Trans woman, 65, earns applause on Question Time with moving speech on social rejection
A woman got a huge round of applause on the BBC’s Question Time after she busted myths about gender recognition and spoke about her own experiences.
The 65-year-old Question Time audience member spoke as the panel was discussing proposed reforms to gender recognition laws on the show, aired on Thursday (October 18) before a public consultation on the issue closes on Friday (October 19) at 11pm.
She said: “I am a trans woman, and I’ve been like this for 50 or 60 years. I can’t describe the deep pain and depression that I’ve had to go through because people in society rejected me as a person.
“That is almost impossible to describe to anyone. To be rejected is incredibly difficult to experience, and it’s taken me a long, long time to work through the pain to become me.
“It’s only ten years ago that I started to take hormones to resolve this issue, and now I’m actually being me.”
She added: “The internet has made a difference. In the 1950s when I was very young, there was no information out there.
“Doctors were actually going to give me electro-aversion therapy to stop me being transgender, so the therapies have change remarkably.”
Explaining the need for change to gender recognition laws, she said: “The problem with the Gender Recognition Certificate is I’m still having to ask someone else permission to be myself.
“It’s a panel of people that I don’t have a chance to see, because it’s all done via forms. I have to pay £140 in order to be me.”
“Self-identification [would mean] I can actually have my birth certificate changed. I’m not sure if that’s the right thing for me, because I’m now 65 and that’s not important to me, but for the younger generation coming up, it’s very important that they have their birth certificate changed to match the gender they think they are.”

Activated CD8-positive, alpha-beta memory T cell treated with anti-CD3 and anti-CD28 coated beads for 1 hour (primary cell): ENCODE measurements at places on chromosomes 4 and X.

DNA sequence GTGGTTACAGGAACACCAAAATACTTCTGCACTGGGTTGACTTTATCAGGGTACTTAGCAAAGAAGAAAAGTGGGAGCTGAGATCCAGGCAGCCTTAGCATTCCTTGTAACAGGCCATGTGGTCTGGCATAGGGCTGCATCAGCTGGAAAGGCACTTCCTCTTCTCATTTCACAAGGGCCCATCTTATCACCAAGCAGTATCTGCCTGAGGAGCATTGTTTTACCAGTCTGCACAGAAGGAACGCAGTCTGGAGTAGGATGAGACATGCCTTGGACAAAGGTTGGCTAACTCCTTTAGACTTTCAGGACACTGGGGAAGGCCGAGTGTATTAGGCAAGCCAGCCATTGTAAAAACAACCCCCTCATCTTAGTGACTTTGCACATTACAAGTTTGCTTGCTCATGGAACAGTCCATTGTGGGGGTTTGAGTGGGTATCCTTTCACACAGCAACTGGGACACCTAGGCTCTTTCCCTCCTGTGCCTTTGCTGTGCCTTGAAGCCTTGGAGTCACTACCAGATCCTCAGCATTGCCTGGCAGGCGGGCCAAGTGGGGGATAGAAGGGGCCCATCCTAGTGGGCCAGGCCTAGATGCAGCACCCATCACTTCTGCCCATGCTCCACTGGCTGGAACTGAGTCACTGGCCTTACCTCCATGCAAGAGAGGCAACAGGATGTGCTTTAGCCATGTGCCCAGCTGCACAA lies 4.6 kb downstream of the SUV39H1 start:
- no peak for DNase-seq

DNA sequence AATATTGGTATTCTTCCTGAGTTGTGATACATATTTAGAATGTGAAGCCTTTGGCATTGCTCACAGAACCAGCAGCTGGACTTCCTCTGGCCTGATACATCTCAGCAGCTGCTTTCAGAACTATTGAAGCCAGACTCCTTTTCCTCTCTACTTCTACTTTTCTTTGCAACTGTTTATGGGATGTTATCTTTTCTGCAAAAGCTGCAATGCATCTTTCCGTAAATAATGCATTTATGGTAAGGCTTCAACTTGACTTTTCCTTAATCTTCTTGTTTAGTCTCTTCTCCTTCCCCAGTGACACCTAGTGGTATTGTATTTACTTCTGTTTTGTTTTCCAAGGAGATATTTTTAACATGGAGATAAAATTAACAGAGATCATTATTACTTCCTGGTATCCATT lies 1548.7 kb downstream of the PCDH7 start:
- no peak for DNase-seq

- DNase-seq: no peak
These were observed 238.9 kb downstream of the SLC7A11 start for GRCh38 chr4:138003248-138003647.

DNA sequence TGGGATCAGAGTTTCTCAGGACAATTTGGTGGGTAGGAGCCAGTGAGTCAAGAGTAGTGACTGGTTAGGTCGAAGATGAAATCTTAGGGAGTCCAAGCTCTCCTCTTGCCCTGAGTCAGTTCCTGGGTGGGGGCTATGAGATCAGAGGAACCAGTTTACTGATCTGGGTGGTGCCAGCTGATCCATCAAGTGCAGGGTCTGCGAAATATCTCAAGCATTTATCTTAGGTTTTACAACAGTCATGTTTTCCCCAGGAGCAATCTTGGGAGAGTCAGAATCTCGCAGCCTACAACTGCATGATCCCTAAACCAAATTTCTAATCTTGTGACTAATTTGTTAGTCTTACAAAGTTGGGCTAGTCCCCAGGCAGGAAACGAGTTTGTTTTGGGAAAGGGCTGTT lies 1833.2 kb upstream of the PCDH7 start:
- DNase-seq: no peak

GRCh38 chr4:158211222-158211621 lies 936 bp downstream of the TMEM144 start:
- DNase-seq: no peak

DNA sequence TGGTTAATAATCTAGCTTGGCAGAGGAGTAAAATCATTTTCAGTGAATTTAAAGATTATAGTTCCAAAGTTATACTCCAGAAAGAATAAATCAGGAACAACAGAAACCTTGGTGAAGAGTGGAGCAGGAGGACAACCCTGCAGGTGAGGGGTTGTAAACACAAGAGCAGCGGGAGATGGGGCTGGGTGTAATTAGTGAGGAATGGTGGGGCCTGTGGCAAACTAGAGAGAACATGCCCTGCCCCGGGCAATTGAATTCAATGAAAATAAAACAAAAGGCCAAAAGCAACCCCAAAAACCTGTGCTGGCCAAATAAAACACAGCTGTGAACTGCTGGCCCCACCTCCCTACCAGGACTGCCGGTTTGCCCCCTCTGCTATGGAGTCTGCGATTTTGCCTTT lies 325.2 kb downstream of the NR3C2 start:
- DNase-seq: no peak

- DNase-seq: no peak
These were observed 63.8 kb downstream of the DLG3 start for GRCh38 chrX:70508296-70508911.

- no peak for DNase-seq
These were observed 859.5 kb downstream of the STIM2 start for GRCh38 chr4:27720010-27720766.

She also took the opportunity to push back against incorrect claims that children are being given hormone treatment or surgeries.
The woman continued: “Regarding the children having hormone replacement therapy, they don’t have it until they’re at least 16, and any blockers that are required, they only have them when they’re nearing puberty. There’s no operation that takes place until they’re at least 18.”
Addressing the issue, James Cleverly, Deputy Chairman of the Conservative Party, said: “I am a conservative because I believe in personal choice, personal freedom, personal responsibility, and I think this is the natural evolution of those principles.
He added: “If a sexual predator wishes to enter a toilet to attack a woman, there’s no need to have any recognition or certificate to do so, that can happen already. If that’s what we’re worried about, we should look at ways of protecting women, rather than dance around the issue and try to make an already-difficult issue even more difficult.”
More from PinkNews
Labour’s Keir Starmer added: “I hope the debate doesn’t get toxic, because it’s a serious debate we need to treat with real sensitivity.
“The attitudes that you described, the abuse, and the things trans people have had to put up with, is something we all need to hear. We all need to resolve to do something about it.
He added: “I do think it’s finely balanced in terms of women’s safety.
“Let’s deal with this in a sophisticated, grown-up way, but I don’t think either side can just pretend there isn’t a valid point being made either way.”